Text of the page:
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vol. 3, p. 58
from Adyar archives of the International Theosophical Society
vol. 3 (1875-1878)


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Ghost Land; or Researches into the Mysteries of Occultism. Illustrated by a series of Autobiographical sketches. By the author of “ Art Magic,” with extracts from the records of “ Magical Séances.” Translated and edited by Emma Hardinge Britten. Boston: Sold at the Banner of Light office.

This is a singular book, in more respects than one, and has a fascinating interest for all persons who have investigated Spiritualism, and the Science of life generally, without prejudice. The story of it may be briefly stated as follows: The son of a Hungarian nobleman who was an officer in the British East Indian service, is sent to Germany to be educated. While in a University one of the professors shows a great friendship for him. This professor, called Von Marx, is a student of occultism, and belongs to a club affiliated with others in various parts of the world who practice magic arts which have come down to them from the philosophers and students of old. They are materialists, and do not believe at all in immortality, and are more or less ascetics in their lives. They seem to seek power and influence for the gratification of their own selfishness, curiosity, etc., and not for any benefit they may do to their race. They had taken up mesmerism as one of their arts and practiced it in their séances, not, however, as anything more than a species of magnetism. While they sought out sensitive subjects and used them for various purposes, calling them “ flying souls ” when sent by the influence of the magnetizer to investigate matters at a distance, they would not allow that there was a really immortal soul, or spirit, which survived the body after death, except for a short period. The young student shows himself a sensitive subject, and his friend, Professor Von Marx, takes him to his club and uses him, while in the magnetic state, for various occult practices, until his fame as a “ sensitive ” becomes known to all clubs affiliated with the “ Berlin Brotherhood,” that being the name which is given to the Society. Persons who have read some of Bulwer’s later novels will recognize such a similarity in some of the scenes he gives and those related in this work as will lead them to believe that Bulwer was a student of occultism. Professor Von Marx had parted from his wife, but the affection he bad felt for a son who died young seemed to have descended to this young " sensitive,” whom he in a measure adopts, with the consent of the father in India. After the young man has grown up he accompanies the Professor to England, where they visit a club affiliated with the Berlin Brotherhood. The various adventures of the Professor and his student, how they visit Scotland and deliver a church from the torments of evil spirits who had obsessed the majority of the congregation; live in a Gypsy camp, etc., are all told with sufficient detail to he deeply interesting and realistic. The Professor leaves his student in the Gypsy camp and visits London, where he dies, or, as it is related, gives up his own life in order that his adopted son may be strengthened,the mesmeric practices to which he bad been subjected having weakened him. About the time of these occurrences the stories of spiritual circles in America have become current in England, and a friend of Professor Von Marx, an associate in the Brotherhood, to whose care he had bequeathed the young student, finally resorts to a spiritual circle in his own family to remove the obsession which has come over his young ward after the death of Von Marx.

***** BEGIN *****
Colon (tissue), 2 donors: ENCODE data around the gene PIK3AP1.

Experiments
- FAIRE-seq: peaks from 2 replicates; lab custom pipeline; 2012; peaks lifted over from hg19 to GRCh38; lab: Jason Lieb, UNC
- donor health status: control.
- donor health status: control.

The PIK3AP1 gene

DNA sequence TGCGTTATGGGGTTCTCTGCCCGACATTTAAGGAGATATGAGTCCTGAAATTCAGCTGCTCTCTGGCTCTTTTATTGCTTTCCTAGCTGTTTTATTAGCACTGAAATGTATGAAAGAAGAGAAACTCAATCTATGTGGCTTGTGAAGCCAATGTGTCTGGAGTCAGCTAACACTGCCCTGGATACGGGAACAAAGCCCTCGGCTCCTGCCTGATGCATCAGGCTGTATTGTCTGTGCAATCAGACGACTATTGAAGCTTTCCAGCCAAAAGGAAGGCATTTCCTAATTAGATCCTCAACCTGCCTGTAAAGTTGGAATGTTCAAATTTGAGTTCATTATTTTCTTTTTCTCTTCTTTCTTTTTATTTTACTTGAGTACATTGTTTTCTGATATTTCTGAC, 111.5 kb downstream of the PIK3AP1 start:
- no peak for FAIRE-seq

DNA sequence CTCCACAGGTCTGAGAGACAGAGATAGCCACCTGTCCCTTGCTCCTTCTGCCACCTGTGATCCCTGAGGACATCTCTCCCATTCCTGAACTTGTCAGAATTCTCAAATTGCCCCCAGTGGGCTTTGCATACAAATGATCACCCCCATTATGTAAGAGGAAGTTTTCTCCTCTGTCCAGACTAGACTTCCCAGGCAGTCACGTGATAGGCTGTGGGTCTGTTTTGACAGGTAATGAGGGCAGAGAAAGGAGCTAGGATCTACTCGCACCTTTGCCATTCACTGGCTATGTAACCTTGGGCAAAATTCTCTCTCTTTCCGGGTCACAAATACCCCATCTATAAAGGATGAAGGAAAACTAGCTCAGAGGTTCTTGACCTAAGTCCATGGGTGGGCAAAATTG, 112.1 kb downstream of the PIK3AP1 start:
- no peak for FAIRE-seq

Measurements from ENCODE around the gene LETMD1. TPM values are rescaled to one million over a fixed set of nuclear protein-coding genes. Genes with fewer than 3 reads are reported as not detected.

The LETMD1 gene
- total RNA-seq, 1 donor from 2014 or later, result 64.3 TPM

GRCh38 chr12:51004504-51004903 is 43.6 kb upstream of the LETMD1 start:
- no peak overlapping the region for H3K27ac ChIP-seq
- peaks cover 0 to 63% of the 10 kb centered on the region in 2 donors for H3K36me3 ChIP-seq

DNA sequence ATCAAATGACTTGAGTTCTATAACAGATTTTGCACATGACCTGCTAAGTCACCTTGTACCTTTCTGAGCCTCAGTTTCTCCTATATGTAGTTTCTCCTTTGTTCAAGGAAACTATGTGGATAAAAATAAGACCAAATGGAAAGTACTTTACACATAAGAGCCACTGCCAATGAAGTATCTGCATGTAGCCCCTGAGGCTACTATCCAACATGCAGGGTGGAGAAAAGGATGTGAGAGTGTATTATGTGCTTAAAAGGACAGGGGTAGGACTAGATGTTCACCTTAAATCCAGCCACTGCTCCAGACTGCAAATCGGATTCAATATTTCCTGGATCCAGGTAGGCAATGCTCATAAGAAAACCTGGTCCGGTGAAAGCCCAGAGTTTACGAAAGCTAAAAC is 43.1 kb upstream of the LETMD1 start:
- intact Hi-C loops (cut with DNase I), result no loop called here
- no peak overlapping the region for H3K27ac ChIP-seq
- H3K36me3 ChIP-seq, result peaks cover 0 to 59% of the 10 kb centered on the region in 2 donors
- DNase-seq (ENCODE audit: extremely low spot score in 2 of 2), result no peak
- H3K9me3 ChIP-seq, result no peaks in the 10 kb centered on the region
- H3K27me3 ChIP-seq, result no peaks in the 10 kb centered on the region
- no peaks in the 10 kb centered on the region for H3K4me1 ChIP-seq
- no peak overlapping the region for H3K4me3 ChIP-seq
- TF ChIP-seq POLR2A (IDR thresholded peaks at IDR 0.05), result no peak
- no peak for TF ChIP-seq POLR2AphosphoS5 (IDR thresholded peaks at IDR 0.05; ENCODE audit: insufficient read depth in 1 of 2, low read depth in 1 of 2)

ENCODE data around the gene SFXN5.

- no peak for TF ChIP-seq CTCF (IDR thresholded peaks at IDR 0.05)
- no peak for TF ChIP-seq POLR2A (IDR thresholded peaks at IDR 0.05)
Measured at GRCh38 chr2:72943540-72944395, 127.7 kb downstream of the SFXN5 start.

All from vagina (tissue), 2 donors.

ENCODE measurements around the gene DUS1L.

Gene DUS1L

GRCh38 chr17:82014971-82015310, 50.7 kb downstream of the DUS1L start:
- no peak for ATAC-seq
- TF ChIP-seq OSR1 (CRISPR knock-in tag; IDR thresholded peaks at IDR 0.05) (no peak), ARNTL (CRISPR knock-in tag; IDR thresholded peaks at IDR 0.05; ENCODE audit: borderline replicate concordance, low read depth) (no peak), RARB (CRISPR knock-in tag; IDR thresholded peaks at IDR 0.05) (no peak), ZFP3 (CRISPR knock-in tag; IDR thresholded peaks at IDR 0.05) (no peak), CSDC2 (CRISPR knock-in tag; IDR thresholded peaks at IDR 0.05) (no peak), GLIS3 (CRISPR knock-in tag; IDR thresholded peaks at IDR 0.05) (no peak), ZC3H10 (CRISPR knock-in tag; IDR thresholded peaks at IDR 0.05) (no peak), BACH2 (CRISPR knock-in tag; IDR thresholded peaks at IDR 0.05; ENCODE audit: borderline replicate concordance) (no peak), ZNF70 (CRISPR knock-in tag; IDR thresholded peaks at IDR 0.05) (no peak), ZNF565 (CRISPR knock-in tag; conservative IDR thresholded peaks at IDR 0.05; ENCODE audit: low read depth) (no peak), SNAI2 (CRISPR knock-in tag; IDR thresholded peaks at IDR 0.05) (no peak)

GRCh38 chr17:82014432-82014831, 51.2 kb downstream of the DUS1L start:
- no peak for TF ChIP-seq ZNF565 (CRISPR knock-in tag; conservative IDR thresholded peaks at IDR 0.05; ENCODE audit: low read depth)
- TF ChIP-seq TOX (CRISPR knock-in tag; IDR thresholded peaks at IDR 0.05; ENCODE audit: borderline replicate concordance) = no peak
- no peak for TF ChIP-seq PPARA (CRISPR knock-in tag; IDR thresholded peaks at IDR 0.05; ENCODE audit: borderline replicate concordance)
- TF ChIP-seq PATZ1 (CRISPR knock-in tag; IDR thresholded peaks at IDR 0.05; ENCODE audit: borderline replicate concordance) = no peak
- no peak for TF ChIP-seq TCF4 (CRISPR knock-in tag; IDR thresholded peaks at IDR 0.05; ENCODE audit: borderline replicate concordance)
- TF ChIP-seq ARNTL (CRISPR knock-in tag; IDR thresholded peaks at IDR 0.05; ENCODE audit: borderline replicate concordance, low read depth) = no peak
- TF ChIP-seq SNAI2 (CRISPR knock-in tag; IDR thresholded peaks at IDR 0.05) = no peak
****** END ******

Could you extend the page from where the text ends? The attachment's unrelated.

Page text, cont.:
But we cannot find space to brief the whole of this work, and will close with some quotations showing the conclusions reached by the student and spiritual medium, as the sum of his studies under Indian magi, etc.

Quoting from page 317, we find him asserting what maybe called the foundation of Darwinism:

“ The link of connection between spirit and matter is force, and the exhibition of force is motion in all its infinite varieties. To sum up briefly the order of existence as it has been shown to me, I commence with realms of pure spiritual life, endless in number, infinite in extent, where spiritual essences dwell—beings without passions, vices, or virtues, the Adams and Eves of inconceivable paradises, whose genius is INNOCENCE. Incapable of growth or progress until they have become incarnated in matter and individualized by experience, these spiritual essences are attracted to material earths, where they become the germ-seed of human souls by running an embryotic race through the elements and all the different grades of matter.